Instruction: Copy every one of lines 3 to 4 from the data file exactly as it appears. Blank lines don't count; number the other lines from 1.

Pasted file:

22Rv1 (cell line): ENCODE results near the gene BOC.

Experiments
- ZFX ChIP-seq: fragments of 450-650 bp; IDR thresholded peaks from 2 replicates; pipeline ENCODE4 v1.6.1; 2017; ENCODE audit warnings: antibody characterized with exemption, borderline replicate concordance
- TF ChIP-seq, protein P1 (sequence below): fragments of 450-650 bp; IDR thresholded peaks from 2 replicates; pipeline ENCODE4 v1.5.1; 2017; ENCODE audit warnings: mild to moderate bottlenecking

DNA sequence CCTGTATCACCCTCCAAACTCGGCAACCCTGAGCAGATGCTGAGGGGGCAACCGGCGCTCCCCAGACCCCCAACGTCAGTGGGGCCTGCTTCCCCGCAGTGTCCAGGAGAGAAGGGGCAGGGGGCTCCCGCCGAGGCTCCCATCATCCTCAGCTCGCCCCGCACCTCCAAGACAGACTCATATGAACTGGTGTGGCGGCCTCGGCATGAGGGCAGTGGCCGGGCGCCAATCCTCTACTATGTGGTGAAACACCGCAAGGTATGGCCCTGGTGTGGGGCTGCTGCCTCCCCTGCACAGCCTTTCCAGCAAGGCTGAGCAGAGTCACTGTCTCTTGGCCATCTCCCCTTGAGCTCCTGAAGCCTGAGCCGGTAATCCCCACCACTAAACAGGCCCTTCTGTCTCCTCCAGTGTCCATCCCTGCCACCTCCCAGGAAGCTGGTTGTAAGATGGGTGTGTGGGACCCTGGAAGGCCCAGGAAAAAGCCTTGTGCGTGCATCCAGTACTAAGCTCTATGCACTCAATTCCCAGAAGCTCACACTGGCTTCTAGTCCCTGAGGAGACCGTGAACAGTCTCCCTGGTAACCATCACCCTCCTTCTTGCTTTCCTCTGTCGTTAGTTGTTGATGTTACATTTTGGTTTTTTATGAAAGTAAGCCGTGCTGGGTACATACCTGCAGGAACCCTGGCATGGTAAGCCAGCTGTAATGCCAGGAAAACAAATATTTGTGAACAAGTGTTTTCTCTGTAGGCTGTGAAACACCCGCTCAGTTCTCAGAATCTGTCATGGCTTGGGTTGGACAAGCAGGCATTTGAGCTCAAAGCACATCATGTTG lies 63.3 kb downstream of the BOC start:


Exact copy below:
- ZFX ChIP-seq: fragments of 450-650 bp; IDR thresholded peaks from 2 replicates; pipeline ENCODE4 v1.6.1; 2017; ENCODE audit warnings: antibody characterized with exemption, borderline replicate concordance
- TF ChIP-seq, protein P1 (sequence below): fragments of 450-650 bp; IDR thresholded peaks from 2 replicates; pipeline ENCODE4 v1.5.1; 2017; ENCODE audit warnings: mild to moderate bottlenecking